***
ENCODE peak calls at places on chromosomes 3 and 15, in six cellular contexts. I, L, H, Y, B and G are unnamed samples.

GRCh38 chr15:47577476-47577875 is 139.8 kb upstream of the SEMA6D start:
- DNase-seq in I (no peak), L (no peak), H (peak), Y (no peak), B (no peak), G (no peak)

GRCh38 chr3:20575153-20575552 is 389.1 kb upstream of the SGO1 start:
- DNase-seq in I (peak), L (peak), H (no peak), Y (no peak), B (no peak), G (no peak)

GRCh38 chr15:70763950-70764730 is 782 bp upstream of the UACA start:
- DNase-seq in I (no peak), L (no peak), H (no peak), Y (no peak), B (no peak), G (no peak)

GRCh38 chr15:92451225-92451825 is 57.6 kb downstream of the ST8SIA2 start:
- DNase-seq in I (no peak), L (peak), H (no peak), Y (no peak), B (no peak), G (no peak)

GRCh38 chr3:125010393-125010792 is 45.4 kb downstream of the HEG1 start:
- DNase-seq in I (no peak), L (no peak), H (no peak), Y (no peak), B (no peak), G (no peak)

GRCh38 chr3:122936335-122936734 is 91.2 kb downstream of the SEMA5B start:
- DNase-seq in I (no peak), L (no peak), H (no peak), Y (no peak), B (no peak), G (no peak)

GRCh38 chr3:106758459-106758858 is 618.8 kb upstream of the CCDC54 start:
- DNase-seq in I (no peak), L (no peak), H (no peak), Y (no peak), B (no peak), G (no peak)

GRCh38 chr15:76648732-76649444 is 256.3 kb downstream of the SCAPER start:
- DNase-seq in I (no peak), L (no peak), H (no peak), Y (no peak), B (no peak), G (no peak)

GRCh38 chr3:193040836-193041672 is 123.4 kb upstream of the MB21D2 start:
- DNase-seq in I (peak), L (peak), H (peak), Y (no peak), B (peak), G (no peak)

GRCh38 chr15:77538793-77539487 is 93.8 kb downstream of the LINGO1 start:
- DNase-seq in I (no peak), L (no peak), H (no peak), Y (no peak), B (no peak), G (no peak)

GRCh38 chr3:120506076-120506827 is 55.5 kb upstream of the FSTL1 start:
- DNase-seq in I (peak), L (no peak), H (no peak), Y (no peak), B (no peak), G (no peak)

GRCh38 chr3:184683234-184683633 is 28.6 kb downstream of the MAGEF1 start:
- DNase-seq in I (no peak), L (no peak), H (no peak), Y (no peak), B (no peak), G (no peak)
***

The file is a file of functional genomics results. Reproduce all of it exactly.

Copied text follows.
ENCODE peak calls at places on chromosomes 3 and 15, in six cellular contexts. I, L, H, Y, B and G are unnamed samples.

GRCh38 chr15:47577476-47577875 is 139.8 kb upstream of the SEMA6D start:
- DNase-seq in I (no peak), L (no peak), H (peak), Y (no peak), B (no peak), G (no peak)

GRCh38 chr3:20575153-20575552 is 389.1 kb upstream of the SGO1 start:
- DNase-seq in I (peak), L (peak), H (no peak), Y (no peak), B (no peak), G (no peak)

GRCh38 chr15:70763950-70764730 is 782 bp upstream of the UACA start:
- DNase-seq in I (no peak), L (no peak), H (no peak), Y (no peak), B (no peak), G (no peak)

GRCh38 chr15:92451225-92451825 is 57.6 kb downstream of the ST8SIA2 start:
- DNase-seq in I (no peak), L (peak), H (no peak), Y (no peak), B (no peak), G (no peak)

GRCh38 chr3:125010393-125010792 is 45.4 kb downstream of the HEG1 start:
- DNase-seq in I (no peak), L (no peak), H (no peak), Y (no peak), B (no peak), G (no peak)

GRCh38 chr3:122936335-122936734 is 91.2 kb downstream of the SEMA5B start:
- DNase-seq in I (no peak), L (no peak), H (no peak), Y (no peak), B (no peak), G (no peak)

GRCh38 chr3:106758459-106758858 is 618.8 kb upstream of the CCDC54 start:
- DNase-seq in I (no peak), L (no peak), H (no peak), Y (no peak), B (no peak), G (no peak)

GRCh38 chr15:76648732-76649444 is 256.3 kb downstream of the SCAPER start:
- DNase-seq in I (no peak), L (no peak), H (no peak), Y (no peak), B (no peak), G (no peak)

GRCh38 chr3:193040836-193041672 is 123.4 kb upstream of the MB21D2 start:
- DNase-seq in I (peak), L (peak), H (peak), Y (no peak), B (peak), G (no peak)

GRCh38 chr15:77538793-77539487 is 93.8 kb downstream of the LINGO1 start:
- DNase-seq in I (no peak), L (no peak), H (no peak), Y (no peak), B (no peak), G (no peak)

GRCh38 chr3:120506076-120506827 is 55.5 kb upstream of the FSTL1 start:
- DNase-seq in I (peak), L (no peak), H (no peak), Y (no peak), B (no peak), G (no peak)

GRCh38 chr3:184683234-184683633 is 28.6 kb downstream of the MAGEF1 start:
- DNase-seq in I (no peak), L (no peak), H (no peak), Y (no peak), B (no peak), G (no peak)